by Maegan Moore I remember the week before the Fellows program began, glancing at the calendar for the upcoming inaugural month of my Fellows year and immediately feeling overwhelmed. We doso much. How can all of these seemingly unrelated responsibilities have any relation to each other?
But it didn’t take long to see two things. This year was not just about doing things in abundance. Instead, this year was about being faithful with all that we were given to do. It was about continuing to work out what it means to live out our vocations–our calling to our families, church, community, work, etc. And this was only possible in the context of a body of believers–and so our journey towards coherence began, together.
Every week we were able to practice the liturgy of doing together the things that formed us.
Together, we sat in the Trinity sanctuary and listened to Pastor Greg walk us through Philippians while asking the question: “What does it mean to live as a community of friends?”
Together, we shared meals and times of fellowship, learning to hope for each other, hear each other, and carry one another’s burdens.
Together, we were invited into the homes of our host families and ushered into the routine rhythms of daily life–finding Kingdom realities at the kitchen table and in the playroom.
Together, we wrestled to understand that our work really matters–even in the nine-hour days of entering data into spreadsheets, making copies, and scheduling appointments.
Together, we learned to show up–even when we were weary and in shambles. We learned to find rest in one another.
Together, in our shambles, we learned to anchor words about community in concrete and tangible expressions of love, trust, forgiveness, and reconciliation.
Together, we did our best to enthusiastically participate in the formation of the young, middle school and high school image bearers of God, even when we felt like we were speaking a different language.
Together, we marinated in ideas, relationships, and experiences that equipped us to go do all things to the Glory of God.
Everything we do is Holy work. But the whole of what we do must be greater than the sum of its parts. In anything and everything we do, we have the opportunity to work out our primarycalling as a disciple of Christ. And it is only in the context of community that we can learn to steward what we have been given and all that we do.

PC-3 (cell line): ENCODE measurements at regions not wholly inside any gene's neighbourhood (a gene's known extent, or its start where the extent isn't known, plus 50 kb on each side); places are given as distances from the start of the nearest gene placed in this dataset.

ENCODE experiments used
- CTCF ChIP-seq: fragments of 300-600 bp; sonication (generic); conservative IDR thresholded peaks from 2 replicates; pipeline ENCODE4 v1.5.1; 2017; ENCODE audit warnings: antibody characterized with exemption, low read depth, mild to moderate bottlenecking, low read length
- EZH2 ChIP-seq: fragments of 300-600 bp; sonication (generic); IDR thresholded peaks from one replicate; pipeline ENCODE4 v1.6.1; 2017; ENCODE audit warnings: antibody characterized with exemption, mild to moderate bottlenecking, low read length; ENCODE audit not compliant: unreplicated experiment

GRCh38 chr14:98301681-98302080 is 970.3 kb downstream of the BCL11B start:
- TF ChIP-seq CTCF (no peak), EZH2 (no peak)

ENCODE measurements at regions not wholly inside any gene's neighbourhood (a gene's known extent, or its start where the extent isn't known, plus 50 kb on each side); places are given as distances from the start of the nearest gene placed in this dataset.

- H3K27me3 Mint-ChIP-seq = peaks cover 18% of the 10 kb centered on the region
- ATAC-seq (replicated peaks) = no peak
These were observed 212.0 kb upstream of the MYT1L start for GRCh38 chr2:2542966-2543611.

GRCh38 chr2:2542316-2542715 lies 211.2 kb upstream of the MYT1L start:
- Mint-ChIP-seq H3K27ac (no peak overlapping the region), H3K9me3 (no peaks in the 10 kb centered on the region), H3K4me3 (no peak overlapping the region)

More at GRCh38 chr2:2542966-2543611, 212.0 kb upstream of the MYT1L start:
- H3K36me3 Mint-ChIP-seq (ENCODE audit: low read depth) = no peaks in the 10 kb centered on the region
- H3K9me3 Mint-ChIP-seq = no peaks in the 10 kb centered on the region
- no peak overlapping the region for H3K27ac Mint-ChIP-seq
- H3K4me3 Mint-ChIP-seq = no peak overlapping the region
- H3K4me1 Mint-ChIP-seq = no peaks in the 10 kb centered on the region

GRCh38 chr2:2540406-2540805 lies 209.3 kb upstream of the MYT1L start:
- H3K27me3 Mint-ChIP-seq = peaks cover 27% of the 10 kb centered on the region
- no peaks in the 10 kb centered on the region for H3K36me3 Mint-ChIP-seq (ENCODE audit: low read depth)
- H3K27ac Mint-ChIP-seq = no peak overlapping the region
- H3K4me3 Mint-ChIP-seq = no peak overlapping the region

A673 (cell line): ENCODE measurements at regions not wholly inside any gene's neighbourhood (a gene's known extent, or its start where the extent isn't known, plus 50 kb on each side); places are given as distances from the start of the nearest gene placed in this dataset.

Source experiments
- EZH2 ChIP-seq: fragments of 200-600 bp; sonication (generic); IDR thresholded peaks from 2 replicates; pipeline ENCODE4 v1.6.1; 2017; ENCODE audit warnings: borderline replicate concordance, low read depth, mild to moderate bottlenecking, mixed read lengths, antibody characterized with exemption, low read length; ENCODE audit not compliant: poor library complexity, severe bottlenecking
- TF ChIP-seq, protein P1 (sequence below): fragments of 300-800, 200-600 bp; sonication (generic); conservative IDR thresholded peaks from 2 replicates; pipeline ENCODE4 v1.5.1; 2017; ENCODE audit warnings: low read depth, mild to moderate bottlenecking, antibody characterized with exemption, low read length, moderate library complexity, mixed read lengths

As a native(ish) North-westerner, I have a strong affection for the Redwoods. These massive trees, over 600 years old, are able to survive on the windiest coast in the U.S. because of their root system. Each tree relies on the surrounding Redwoods so that they don’t topple over; their roots spread out instead of down, linking together and holding each other in place–accountable in growth. As we grow, we need other people to keep us honest–to build habits of trust and transparency. We need to engage in conversation with those who will challenge us. We were designed to work out our vocational calling in the context of a body of believers.
Over the past nine months, since my first glance at the fellows schedule, the things that first looked like disjointed responsibilities of being a Fellow–to be a good tutor, a host-daughter, a friend, a student, a small group leader–have all begun to fall into the picture of our holistic, comprehensive responsibility as disciples of Christ. I have seen God’s glory worked out in all of these spheres–crossing the humanly constructed lines of dualism that too-often divide. In His goodness, He allowed me to begin to see these fragmented bits of threads being woven together into a fabric as part of a larger weaving.
And so, perhaps the most important thing we learned this year was that “whatever you do, whether in word or deed, do it all in the name of the Lord Jesus, giving thanks to God the Father through him” (Col. 3:17). To live out the Gospel, together.
Maegan Moore interned at the Institute for Advanced Studies at the University of Virginia during her fellows year and will continue on with the Institute full-time.